One night, in her upscale apartment in the centre of the city, she caught a glimpse of herself in the mirror. The haunted woman who stared back was a weary stranger, almost completely unrecognizable. She realized at that moment how much time she had spent simply surviving, sleepwalking through life without remembering the importance of her existence; without recalling her aspirations, desires, and hobbies. She had never tried to reconnect with the innocence and wonder of her youth, when she had felt like anything was possible. She yearned to once again become in touch with that side of herself; to return to her cottage and feel the crisp morning air and the warmth of the sun’s rays.

The next day, she decided to return to her childhood cottage. She drove from the city to the countryside, the juxtaposition of the two environments reflecting her own differences. When she arrived, she found the once beautiful place disastrous. The garden, once tended by her loving hands, had fallen into disarray. Weeds and overgrown plants had taken over the plots and once-vibrant flowers. The fields, with no one to cut them, had become a tangle of wild growth. They almost seemed to mirror her own messy life.

Instead of feeling overwhelmed, she felt a renewed sense of purpose. She rolled up her sleeves and got to work, weeding, soiling, and planting until the garden looked as it once had. Over the course of the weeks she stayed, she worked hard to rekindle the place that she had once loved more than anything. There was much to do in a short time, so she got to work, cutting grass, gardening, refurnishing, and building. By the end of the two weeks, the place was back to its previous state, and so was she.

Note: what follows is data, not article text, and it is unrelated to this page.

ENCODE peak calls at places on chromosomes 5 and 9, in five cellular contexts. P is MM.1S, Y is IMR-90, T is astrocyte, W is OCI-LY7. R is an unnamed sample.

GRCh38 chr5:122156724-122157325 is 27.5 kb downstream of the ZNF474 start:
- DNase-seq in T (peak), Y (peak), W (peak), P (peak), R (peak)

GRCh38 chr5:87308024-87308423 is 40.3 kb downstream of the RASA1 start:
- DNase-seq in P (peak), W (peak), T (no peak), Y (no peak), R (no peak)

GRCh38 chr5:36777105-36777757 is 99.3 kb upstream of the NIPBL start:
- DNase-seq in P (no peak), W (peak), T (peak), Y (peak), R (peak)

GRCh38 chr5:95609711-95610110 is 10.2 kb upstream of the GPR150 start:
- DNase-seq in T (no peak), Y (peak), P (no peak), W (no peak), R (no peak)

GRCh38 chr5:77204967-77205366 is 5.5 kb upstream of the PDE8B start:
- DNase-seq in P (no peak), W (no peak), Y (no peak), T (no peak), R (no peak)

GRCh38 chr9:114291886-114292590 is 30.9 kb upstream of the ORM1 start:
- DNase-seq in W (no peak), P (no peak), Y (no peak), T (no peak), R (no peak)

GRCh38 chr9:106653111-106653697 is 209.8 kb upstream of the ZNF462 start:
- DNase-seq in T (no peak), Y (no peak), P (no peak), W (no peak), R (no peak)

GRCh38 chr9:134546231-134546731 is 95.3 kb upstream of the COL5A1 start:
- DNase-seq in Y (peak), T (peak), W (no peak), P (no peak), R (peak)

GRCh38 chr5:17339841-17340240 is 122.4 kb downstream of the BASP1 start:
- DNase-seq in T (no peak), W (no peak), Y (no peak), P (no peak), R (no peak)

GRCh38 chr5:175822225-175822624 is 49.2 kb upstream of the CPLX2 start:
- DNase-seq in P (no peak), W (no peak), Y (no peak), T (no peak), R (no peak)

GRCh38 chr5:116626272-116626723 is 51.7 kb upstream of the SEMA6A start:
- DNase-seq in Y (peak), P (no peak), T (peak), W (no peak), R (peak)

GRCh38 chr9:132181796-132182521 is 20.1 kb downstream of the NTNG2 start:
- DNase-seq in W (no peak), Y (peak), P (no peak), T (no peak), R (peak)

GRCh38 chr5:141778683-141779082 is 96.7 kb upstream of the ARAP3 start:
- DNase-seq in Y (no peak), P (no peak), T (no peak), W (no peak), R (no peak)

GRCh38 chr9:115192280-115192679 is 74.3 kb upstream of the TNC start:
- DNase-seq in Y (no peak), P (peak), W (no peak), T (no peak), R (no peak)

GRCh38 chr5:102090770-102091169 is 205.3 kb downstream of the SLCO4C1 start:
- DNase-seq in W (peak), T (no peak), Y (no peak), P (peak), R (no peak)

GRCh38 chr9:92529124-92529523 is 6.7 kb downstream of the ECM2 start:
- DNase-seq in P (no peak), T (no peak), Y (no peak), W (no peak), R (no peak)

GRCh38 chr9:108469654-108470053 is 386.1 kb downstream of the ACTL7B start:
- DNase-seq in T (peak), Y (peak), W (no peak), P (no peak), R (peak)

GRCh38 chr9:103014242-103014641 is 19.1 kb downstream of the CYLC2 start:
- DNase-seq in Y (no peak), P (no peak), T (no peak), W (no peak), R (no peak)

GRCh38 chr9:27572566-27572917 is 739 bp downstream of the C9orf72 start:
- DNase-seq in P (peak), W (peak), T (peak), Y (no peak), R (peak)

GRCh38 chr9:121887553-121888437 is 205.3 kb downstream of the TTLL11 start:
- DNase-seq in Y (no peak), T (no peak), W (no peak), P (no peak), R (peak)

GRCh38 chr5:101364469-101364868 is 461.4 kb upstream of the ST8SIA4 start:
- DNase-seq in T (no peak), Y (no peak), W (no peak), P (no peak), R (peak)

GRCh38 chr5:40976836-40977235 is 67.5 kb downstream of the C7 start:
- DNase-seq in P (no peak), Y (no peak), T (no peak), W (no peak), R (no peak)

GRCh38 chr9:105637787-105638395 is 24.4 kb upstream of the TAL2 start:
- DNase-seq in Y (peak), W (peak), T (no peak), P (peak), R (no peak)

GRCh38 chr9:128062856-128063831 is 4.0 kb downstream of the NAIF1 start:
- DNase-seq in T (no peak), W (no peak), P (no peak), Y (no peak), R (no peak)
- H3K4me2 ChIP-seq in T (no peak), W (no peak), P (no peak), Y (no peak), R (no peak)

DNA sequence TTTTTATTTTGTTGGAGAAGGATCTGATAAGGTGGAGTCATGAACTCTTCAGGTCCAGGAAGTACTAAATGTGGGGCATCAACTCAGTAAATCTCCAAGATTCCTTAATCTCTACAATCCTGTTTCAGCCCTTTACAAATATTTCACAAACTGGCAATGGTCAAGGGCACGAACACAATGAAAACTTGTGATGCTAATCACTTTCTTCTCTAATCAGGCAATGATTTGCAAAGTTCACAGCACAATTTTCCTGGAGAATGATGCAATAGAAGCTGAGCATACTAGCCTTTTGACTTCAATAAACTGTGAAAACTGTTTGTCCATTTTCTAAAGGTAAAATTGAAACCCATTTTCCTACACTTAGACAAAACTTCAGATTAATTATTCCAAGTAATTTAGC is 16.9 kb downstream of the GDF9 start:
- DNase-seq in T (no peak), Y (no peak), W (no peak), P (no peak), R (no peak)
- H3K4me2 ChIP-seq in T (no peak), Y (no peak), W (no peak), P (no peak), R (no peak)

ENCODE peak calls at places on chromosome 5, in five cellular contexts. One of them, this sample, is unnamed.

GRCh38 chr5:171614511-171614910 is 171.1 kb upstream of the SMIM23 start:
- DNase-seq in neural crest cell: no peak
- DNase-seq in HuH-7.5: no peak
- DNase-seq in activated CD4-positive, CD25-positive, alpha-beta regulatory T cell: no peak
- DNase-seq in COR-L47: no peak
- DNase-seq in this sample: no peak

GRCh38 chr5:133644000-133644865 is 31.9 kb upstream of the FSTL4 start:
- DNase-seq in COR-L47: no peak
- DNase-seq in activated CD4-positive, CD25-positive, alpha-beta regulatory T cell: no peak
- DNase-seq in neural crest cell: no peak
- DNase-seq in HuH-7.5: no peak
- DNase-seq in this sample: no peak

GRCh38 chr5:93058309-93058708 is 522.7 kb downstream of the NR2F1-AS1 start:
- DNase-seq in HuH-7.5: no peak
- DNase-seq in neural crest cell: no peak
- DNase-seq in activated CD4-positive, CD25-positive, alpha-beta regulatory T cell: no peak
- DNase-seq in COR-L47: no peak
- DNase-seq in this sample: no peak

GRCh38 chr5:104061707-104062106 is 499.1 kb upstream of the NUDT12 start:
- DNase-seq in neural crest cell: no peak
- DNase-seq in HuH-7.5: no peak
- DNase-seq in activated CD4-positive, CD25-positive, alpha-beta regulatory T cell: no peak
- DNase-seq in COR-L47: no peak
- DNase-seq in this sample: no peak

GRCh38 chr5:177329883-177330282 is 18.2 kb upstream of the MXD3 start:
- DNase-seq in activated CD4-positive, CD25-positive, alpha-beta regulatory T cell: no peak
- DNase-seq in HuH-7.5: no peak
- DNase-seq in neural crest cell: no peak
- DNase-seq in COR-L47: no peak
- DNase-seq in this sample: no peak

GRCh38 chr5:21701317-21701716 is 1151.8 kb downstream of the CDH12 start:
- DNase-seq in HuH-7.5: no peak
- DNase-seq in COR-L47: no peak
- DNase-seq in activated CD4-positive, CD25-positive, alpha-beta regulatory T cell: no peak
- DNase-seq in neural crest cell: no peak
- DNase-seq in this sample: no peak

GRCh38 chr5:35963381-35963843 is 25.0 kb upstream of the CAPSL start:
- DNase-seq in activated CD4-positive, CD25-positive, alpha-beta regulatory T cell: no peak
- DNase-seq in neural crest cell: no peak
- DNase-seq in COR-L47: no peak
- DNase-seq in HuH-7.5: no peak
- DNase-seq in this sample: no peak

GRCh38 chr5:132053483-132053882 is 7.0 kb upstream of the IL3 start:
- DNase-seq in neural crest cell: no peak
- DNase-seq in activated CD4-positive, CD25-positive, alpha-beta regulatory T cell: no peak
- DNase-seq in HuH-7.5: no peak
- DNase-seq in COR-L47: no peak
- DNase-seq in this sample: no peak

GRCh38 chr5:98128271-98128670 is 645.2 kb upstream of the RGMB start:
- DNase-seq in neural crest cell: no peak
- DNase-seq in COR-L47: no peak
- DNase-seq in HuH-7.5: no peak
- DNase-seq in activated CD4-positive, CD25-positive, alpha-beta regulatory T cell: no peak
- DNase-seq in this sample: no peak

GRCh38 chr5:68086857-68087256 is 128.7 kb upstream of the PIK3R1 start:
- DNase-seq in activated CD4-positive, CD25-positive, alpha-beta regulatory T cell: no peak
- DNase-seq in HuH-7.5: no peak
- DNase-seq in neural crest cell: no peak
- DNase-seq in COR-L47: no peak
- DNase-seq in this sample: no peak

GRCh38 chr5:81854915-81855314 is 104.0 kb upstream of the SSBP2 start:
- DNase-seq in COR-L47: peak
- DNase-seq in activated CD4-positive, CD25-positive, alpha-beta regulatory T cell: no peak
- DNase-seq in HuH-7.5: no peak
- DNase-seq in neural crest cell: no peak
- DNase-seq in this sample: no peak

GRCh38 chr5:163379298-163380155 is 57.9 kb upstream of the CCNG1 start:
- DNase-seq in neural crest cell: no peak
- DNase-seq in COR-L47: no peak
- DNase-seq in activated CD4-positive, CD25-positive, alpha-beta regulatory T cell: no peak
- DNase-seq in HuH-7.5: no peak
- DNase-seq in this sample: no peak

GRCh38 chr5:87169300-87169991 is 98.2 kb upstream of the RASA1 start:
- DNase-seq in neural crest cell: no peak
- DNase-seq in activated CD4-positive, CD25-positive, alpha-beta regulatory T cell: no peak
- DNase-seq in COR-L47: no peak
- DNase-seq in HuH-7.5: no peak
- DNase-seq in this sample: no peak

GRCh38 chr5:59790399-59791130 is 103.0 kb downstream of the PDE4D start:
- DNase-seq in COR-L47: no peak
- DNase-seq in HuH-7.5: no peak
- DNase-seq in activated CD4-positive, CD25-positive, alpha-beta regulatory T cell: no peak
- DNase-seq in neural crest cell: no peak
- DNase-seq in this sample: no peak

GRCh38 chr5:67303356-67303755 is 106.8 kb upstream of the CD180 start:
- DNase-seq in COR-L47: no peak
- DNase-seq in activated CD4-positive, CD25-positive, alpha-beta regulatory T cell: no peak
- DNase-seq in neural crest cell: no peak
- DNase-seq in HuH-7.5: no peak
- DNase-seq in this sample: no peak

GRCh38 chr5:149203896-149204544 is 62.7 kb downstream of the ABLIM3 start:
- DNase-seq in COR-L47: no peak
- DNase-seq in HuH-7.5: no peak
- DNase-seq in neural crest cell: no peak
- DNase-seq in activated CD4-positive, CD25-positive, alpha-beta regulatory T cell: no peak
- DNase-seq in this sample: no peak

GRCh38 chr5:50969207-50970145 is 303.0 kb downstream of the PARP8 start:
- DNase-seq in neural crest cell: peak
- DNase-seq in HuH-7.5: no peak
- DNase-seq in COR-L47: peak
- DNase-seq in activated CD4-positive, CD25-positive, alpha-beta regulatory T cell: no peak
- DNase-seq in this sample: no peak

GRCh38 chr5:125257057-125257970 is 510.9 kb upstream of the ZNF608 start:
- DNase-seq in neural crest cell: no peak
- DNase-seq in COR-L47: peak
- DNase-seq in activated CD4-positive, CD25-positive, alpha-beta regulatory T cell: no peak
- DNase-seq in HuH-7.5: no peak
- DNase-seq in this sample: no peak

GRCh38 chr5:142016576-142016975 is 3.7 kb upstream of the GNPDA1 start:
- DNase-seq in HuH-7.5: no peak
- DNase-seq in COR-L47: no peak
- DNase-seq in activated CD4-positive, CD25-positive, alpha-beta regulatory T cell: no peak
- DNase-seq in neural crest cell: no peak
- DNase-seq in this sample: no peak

She felt reacquainted with nature. The long hikes over the rolling hills and early mornings watching the sunrise behind the mountains had made her remember what she loved so much about nature. She regained that sense of insignificance and even found herself painting once more. She was filled with awe and inspiration.

Over this time, she had found a balance between the tranquillity of her childhood and the bustling nature of her present. She realized the importance of carrying this balance with her wherever she went, no matter what her surroundings suggested.

In the end, she had not forgotten her place in the world; instead, she had rediscovered it. Life was no longer something she merely watched pass by; it was something she lived with intention and appreciation, just as she did in her youth.